When last I left off, I had completed a muslin prototype that I was satisfied would work well with an actual tie. However, it was just the exterior, so now it's obviously time to turn my attention to the inside of the bag. How do I want to finish this?
Make Some PocketsWith the exterior being as limited as it is — i.e., by the type of fabric (silk or poly that is not easy to sew) and amount of fabric — I don't want to fuss with pockets and zippers and the like. So I'm thinking I may want to put a couple of pockets on the inside, a basic slip pocket to separate out keys or phone and maybe a zippered pocket to keep cash and credit cards safe. And I want to maximize the size of both of these pockets.
|The largest pocket that can be accommodated by this little bag will be about 4.5" deep...|
As I have shown above with my folded hanky, any pocket will be limited by the exterior size of the bag. Given the outside dimensions, a pocket size of no more than 4.5" high by 5.5" wide should work.
And of course, to make a slip pocket of that size, you would take two pieces of fabric 5" high x 6" wide, sew them right sides together along three edges (with a 1/4" seam allowance), sew along the fourth edge but leave a turning gap in the middle, turn right side out, press and then attach to one of your lining panels.
|... by about 5.5" wide...|
I highly recommend the Craftsy mini-class, Bag Making Basics: Reversible Tote and Zippered Pouch (see link below) for a potentially new technique to achieve this.
[Note that I am not going to go into the "how to" of making a zippered pocket. I assume you've all done one of those in the past and most likely have instructions for how to do so from several different patterns.]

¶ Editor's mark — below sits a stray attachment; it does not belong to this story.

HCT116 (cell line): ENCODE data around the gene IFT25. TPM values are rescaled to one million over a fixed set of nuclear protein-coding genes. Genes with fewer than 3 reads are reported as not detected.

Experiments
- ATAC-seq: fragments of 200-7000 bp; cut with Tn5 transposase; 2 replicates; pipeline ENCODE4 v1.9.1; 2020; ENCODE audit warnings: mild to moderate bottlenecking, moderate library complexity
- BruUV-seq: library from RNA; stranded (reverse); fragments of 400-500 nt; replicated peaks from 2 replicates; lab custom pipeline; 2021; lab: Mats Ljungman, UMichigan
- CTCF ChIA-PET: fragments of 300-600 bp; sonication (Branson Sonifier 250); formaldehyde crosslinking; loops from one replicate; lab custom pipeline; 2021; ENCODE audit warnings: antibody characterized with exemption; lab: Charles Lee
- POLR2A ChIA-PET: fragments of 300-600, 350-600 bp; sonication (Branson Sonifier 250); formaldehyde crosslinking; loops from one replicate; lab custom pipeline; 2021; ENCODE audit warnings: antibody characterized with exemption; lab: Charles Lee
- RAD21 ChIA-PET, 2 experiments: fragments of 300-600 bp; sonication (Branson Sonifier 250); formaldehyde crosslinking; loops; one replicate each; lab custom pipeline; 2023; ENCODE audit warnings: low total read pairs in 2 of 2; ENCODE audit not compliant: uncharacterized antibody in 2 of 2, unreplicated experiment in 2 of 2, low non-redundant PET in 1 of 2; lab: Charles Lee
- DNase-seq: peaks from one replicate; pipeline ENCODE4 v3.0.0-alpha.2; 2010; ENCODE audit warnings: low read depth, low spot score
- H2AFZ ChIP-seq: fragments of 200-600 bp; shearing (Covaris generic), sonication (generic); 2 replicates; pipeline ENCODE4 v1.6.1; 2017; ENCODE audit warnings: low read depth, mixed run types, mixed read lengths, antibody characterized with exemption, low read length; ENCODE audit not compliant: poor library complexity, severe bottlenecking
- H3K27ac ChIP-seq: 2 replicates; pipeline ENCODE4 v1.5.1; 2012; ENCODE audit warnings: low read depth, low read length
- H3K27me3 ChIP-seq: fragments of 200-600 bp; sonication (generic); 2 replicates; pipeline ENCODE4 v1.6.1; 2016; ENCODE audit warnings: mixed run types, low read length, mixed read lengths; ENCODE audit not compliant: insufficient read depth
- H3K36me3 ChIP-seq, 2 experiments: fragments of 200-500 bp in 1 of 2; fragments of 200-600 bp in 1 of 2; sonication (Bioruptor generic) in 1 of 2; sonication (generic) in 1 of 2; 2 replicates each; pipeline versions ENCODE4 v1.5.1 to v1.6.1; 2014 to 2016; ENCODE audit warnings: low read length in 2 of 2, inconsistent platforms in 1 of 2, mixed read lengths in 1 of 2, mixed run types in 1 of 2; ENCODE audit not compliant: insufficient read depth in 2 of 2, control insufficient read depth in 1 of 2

Make The LiningOkay, so what about the lining panels that these pockets will be sewed onto? It's normal practice to structure a bag's lining the same way as the exterior, but for this size of a bag, I think it will be all right to cheat a little. So instead of a lining with a gusset like I've created for the exterior, the lining will just be made from the two panels, using the same original pattern piece as for the exterior. (By the way, this goes without saying, but I'll say it anyway to remind you: the lining — and the pockets, for that matter — for this bag is made from some other coordinating fabric of your choice; it's no longer from the tie.)
In the picture below, you can see one of the lining panels placed underneath my muslin prototype.
|If you sew with a larger seam allowance at the top sides, |
the original pattern piece for the exterior should also work for the lining...
While the exterior has gained width from the addition of the gusset, it has also been pleated, which takes away more than what the gusset has added. A quick measurement shows that I have about a 7" wide opening at the top of my prototype, after securing the pleats. I don't want pleats in the lining so I will either need to trim some of the top width off the original panels, or sew a larger (say 3/4") seam allowance at the top and then taper off as I go down the sides. I think I will choose the latter, because that doesn't involve the "can't go back" finality of cutting the fabric.
|Taper the side seams of your lining and you should be able to make do with the same pattern piece...|
So here is my lining, after doing just that. Note that I've left a turning gap along the bottom. (Note also that I have not actually attached any pockets to this; if you are using this as a tutorial to make an actual bag, ensure that you attach your pockets before you sew your lining panels together!)
To follow the usual bag making process, leave the lining wrong side out and drop the completed exterior into it, so that both pieces have right sides together. Pin around the top edge, easing to fit.